Yucca Mountain License. Continued funding of the Yucca Mountain license application will divert funds from the Nation’s efforts to advance fuel cycle technologies and develop waste management options. The Administration has established a Blue Ribbon Commission to inform the development of a new strategy for nuclear waste management and disposal.
Environmental Management. The level of resources in the bill may affect DOE’s ability to meet its goals for cleaning up legacy waste from its nuclear programs.
Nuclear Posture Review Goals and Maintaining a Safe, Secure and Effective Nuclear Deterrent. The Administration objects to the funding reduction in Title III, Weapons Activities, which will delay the achievement of a number of important Nuclear Posture Review (NPR) goals. The full request supports the Administration’s commitment to modernization of the nuclear weapons complex made in the NPR and reaffirmed as part of the New START treaty ratification process.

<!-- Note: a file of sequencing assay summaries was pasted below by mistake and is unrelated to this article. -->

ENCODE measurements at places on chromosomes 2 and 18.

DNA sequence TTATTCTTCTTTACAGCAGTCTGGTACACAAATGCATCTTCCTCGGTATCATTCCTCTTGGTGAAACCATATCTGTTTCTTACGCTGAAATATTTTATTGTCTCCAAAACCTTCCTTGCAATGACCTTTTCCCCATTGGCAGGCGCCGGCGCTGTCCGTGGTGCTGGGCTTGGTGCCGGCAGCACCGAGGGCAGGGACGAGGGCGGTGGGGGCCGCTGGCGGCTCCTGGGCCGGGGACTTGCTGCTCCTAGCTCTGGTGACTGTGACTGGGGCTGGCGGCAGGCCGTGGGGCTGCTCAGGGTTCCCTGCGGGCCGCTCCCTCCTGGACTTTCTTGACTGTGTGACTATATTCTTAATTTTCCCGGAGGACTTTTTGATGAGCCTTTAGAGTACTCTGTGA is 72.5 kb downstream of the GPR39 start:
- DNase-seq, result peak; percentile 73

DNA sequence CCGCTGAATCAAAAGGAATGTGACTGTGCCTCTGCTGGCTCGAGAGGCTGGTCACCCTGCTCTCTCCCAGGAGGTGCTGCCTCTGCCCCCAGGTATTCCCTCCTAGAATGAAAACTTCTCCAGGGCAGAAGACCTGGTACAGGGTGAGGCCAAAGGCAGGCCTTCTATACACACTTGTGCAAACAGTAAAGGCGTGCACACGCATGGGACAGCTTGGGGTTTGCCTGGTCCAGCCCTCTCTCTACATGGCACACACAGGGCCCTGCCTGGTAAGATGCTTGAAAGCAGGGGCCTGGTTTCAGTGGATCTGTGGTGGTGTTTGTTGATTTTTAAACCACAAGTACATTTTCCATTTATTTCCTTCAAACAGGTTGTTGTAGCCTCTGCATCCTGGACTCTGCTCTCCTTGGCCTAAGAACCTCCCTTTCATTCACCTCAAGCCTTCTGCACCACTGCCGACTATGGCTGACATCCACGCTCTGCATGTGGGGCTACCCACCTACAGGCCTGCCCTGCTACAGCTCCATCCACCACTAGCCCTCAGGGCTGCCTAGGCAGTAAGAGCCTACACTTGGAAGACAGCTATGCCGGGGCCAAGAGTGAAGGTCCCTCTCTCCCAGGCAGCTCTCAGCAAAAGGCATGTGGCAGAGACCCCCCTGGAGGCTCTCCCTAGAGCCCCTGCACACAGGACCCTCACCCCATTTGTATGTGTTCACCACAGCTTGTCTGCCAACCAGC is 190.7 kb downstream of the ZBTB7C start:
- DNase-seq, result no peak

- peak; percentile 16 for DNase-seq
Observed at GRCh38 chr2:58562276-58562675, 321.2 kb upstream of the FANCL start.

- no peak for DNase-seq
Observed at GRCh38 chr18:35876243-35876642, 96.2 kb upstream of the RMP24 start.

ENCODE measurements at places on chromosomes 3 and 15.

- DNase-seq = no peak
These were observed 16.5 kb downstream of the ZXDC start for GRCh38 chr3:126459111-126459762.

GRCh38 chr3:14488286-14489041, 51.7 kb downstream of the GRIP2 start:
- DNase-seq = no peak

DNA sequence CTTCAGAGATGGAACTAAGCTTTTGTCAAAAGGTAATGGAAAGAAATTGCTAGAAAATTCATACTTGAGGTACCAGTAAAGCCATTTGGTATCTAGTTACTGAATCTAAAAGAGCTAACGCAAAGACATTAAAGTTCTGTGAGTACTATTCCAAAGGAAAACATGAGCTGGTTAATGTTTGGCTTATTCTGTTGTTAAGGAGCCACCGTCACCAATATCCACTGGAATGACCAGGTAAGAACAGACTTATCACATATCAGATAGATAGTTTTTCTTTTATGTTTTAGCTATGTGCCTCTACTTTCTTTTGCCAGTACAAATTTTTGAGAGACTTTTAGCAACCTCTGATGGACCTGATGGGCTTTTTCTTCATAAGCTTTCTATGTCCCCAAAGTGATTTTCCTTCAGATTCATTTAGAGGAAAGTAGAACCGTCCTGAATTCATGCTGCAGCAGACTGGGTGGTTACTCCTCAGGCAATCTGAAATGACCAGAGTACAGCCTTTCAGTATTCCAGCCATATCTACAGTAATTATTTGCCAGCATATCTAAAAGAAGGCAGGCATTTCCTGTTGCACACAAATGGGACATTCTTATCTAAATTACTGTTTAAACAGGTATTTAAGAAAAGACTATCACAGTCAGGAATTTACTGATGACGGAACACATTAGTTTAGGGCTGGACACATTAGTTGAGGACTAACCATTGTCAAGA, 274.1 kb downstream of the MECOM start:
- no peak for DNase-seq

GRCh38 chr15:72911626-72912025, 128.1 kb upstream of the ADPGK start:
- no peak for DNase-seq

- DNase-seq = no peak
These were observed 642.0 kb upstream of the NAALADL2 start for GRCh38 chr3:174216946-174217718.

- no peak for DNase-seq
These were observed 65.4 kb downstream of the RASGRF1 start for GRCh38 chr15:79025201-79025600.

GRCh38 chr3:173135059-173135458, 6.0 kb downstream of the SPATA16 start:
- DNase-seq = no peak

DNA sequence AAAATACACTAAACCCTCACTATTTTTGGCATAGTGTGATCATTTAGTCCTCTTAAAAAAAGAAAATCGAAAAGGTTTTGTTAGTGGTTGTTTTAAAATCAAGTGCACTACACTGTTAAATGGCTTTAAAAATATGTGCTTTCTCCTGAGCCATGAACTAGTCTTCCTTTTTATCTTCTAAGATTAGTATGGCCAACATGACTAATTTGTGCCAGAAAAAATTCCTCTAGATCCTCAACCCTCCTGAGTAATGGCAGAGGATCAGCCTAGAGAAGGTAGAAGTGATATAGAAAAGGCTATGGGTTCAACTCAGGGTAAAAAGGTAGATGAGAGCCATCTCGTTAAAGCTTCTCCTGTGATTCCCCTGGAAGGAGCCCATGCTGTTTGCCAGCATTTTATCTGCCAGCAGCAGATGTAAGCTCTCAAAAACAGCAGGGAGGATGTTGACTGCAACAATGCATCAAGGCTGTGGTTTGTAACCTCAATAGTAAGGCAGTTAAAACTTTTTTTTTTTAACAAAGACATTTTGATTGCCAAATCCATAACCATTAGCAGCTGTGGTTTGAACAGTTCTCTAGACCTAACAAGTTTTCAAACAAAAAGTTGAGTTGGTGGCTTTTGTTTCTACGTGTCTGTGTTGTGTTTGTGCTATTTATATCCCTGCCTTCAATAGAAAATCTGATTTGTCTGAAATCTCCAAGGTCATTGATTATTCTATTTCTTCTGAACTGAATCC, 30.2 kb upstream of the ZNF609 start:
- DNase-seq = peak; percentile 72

Defense Nuclear Nonproliferation. The Administration objects to funding reductions in Title III, Defense Nuclear Nonproliferation in the Fissile Materials Disposition and Highly Enriched Uranium (HEU) Reactor Conversion. These reductions will undermine U.S. ability to begin disposing plutonium in 2018 and delay efforts to reduce usage of HEU in nuclear reactors worldwide.
Corps of Engineers (Corps)